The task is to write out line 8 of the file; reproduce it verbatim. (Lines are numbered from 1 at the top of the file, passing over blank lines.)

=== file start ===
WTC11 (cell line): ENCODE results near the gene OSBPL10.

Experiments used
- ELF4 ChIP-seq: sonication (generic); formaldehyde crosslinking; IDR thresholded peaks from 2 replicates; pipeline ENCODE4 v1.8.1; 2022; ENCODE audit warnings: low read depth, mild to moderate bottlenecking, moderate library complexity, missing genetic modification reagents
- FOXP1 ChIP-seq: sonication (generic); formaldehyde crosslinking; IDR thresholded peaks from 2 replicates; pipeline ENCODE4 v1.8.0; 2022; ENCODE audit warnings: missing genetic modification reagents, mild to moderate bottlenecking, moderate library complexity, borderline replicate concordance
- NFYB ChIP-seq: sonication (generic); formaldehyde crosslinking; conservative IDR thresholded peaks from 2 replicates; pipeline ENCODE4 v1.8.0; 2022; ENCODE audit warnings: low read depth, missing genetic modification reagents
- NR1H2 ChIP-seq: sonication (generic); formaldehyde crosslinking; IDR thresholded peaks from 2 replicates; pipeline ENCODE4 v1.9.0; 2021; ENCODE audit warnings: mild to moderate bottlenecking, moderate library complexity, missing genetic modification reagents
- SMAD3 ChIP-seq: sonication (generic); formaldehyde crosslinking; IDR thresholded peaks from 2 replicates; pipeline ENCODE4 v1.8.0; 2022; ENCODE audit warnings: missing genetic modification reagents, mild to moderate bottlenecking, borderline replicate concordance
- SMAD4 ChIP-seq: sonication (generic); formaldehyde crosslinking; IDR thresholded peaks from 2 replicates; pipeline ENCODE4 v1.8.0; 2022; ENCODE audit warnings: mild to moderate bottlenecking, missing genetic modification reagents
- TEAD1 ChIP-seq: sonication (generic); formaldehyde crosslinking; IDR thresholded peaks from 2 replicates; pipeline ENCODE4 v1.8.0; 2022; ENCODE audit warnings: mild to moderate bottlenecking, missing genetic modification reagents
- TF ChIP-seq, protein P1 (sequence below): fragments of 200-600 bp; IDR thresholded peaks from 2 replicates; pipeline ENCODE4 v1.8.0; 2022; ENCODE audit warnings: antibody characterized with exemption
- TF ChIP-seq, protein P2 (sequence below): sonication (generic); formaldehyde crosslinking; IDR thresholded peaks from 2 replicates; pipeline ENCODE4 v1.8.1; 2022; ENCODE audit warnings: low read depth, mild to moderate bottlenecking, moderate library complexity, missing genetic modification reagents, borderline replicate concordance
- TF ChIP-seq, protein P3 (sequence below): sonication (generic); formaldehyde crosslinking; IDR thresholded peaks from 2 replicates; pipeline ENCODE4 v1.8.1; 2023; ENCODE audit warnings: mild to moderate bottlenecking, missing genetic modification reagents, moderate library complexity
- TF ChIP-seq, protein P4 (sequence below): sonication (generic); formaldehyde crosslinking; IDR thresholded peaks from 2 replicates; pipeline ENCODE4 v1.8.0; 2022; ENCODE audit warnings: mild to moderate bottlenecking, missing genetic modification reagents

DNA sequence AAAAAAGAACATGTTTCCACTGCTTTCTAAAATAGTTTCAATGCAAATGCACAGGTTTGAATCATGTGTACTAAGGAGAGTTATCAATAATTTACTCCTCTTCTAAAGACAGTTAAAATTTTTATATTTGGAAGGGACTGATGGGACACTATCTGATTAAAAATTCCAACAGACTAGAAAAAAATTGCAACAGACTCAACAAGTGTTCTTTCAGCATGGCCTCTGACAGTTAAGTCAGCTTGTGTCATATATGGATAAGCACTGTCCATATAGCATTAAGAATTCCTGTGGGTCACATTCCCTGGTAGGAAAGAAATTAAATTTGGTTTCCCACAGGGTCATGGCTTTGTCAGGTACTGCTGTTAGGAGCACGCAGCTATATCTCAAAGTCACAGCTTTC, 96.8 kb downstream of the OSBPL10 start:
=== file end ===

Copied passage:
- SMAD4 ChIP-seq: sonication (generic); formaldehyde crosslinking; IDR thresholded peaks from 2 replicates; pipeline ENCODE4 v1.8.0; 2022; ENCODE audit warnings: mild to moderate bottlenecking, missing genetic modification reagents